Bill Passed To Protect Teachers From Common Core Evaluations

The New York State Assembly has passed a bill that would postpone the use of students’ Common Core test results in teacher evaluations for the next two years.

After Governor Andrew Cuomo and the Legislature agreed in March to exclude Common Core results from students’ overall grades over the next two years, the most recent legislation provides similar treatment to teachers who could have otherwise suffered if student test scores fell dramatically as they adjusted to the new curriculum.

 The New York State United Teachers (NYSUT) had been advocating for this moratorium since April of last year, according to NYSUT spokesman Carl Korn.

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“Last April, students had been tested on material they had not been taught,” Korn said. “What that resulted in is test scores that were invalid, unreliable, and inaccurate for students.”

Korn detailed the breakdown of teacher evaluations in New York state based on a 100-point scale: 20 percent based on state standardized tests, another 20 based on locally developed measures, and 60 percent based on classroom evaluations. By removing Common Core test scores from a teacher’s evaluation, Korn said, there is more room to focus on classroom instruction rather than standardized testing.

He added that work remains to be done.    

“We want to look at the impact [the Common Core] has on English Language Learners and special education,” he said, as there seems to be a disproportionate number of teachers in these fields that receive low evaluations. These subject areas, along with art, music, and physical education, may be more difficult to evaluated using standardized testing, and Korn suggested the use of portfolios and projects as an alternative method.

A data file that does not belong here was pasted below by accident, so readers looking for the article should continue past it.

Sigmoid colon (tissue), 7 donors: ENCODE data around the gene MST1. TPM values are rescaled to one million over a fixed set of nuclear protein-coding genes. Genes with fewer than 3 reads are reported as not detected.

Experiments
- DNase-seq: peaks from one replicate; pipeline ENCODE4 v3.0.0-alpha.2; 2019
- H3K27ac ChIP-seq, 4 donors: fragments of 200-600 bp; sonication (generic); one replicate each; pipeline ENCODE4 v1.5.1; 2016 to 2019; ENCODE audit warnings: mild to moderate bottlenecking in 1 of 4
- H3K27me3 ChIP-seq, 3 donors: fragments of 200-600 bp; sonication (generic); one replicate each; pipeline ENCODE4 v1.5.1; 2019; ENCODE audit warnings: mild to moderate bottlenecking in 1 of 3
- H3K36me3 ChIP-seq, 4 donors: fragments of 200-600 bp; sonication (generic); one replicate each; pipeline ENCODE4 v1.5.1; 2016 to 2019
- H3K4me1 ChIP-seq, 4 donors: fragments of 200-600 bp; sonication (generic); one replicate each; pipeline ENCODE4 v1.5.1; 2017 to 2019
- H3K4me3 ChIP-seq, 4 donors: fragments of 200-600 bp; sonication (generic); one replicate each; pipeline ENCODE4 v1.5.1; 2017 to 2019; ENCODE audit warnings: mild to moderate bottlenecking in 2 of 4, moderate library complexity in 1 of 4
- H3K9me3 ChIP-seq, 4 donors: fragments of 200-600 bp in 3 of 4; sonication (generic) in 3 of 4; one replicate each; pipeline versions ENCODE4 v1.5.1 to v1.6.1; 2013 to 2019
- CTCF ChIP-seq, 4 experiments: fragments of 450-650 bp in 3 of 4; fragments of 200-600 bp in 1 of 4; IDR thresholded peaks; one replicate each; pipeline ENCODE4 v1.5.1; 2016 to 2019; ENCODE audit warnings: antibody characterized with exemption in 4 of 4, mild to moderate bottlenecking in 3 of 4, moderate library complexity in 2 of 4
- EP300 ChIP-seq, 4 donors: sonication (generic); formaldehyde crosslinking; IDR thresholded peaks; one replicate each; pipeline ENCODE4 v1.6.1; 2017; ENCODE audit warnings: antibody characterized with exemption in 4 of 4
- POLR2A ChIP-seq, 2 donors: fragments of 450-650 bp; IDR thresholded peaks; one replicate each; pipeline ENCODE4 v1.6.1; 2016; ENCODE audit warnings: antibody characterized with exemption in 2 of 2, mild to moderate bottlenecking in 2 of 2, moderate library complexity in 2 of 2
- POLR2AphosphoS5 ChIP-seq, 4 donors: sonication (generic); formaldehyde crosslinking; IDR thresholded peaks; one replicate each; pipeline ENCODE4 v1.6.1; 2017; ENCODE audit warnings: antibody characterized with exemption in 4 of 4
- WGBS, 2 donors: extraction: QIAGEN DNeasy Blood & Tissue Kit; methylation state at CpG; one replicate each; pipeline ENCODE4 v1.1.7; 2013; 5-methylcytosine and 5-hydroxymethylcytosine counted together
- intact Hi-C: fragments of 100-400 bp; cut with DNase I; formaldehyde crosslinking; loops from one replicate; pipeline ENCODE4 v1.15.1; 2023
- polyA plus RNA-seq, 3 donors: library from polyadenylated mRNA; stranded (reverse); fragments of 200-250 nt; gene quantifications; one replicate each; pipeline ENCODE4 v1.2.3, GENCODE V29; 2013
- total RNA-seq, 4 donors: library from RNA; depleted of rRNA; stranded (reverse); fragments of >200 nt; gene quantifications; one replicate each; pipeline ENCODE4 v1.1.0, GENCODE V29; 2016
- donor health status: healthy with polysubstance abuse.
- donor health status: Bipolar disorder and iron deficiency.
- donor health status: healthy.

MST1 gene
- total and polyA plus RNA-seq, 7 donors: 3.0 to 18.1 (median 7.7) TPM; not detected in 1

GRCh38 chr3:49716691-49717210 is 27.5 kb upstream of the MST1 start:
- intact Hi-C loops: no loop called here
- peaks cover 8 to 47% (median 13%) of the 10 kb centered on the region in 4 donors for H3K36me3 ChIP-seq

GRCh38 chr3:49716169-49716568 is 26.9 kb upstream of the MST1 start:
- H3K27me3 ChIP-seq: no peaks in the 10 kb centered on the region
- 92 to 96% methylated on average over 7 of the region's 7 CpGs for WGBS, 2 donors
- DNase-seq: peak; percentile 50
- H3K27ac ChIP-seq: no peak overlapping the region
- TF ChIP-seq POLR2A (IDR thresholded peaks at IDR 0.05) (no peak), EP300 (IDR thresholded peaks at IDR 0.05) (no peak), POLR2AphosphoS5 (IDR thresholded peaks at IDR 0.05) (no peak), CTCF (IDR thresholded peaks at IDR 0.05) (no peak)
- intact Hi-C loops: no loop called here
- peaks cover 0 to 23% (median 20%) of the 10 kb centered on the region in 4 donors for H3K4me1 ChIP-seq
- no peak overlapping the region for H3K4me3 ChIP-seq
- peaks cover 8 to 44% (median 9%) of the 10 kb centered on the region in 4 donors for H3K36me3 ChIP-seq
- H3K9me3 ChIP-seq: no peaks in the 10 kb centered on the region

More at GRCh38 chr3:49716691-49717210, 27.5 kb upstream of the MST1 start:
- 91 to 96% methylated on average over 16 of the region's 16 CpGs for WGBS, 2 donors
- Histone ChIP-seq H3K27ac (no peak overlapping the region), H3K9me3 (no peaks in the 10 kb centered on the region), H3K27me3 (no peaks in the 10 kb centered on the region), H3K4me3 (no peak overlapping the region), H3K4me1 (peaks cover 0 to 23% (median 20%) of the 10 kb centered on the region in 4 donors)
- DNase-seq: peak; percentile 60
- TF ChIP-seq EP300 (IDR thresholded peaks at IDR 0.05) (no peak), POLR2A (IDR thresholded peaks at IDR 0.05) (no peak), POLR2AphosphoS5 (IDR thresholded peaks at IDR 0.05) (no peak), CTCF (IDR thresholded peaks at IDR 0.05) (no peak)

The New York State Department of Education (NYSED) said that while this decision relieves some of the anxiety about higher standards for teachers regarding their evaluations, the goal of the Common Core remains the same: to prepare every New York student for success.

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“We have said all along that the simultaneous roll out of teacher evaluations and the Common Core implementation has been uneven across the state’s 700 districts. The evaluation law was enacted in 2012 with broad support, but everyone recognized that thoughtful adjustments would be needed along the way,” said NYSED Commissioner John B. King Jr.

The Common Core test results will still count for teachers who were rated “effective” or “highly effective”, but not for those who received “developing” or “ineffective” evaluations.

King said NYSED is still a strong advocate of the Common Core, believing it will prepare students for college and careers.

“Given that a quarter of our high school students do not graduate in four years, less than half of our high school graduates are college and career ready, and persistent racial and socioeconomic gaps in student achievement, there is more work ahead for New York,” he said.

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